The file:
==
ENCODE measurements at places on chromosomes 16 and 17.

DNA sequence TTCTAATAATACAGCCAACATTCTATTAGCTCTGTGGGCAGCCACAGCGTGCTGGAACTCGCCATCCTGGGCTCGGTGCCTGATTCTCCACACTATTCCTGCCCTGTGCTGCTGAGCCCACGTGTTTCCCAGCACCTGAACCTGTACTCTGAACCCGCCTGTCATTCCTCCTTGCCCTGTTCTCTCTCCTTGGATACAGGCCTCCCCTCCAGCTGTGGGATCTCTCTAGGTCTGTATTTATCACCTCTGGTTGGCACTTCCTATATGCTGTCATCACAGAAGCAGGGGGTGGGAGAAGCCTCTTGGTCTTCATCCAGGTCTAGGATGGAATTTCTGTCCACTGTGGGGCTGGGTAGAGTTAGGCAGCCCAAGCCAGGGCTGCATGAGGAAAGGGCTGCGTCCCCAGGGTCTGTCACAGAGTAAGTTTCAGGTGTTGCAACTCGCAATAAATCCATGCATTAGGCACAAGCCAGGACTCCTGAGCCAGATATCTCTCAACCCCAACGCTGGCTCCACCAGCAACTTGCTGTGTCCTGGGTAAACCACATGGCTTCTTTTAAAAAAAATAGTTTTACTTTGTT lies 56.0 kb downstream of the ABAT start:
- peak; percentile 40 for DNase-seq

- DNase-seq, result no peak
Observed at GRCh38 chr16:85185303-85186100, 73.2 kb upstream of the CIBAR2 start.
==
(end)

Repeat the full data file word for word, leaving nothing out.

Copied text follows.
ENCODE measurements at places on chromosomes 16 and 17.

DNA sequence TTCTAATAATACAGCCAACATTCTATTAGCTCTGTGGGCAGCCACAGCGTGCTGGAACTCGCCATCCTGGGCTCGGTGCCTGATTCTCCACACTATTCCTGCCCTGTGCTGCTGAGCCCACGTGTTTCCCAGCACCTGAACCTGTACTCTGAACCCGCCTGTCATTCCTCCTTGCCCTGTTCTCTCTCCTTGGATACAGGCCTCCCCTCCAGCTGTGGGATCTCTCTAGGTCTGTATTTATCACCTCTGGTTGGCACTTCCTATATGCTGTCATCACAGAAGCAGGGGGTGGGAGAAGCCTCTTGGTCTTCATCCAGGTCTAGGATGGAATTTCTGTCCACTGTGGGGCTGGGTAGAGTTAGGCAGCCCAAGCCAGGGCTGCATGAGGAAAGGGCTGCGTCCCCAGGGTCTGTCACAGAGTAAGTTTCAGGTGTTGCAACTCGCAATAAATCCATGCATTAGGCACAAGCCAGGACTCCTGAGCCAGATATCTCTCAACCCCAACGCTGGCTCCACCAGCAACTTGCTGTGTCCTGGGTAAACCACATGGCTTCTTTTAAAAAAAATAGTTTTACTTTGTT lies 56.0 kb downstream of the ABAT start:
- peak; percentile 40 for DNase-seq

- DNase-seq, result no peak
Observed at GRCh38 chr16:85185303-85186100, 73.2 kb upstream of the CIBAR2 start.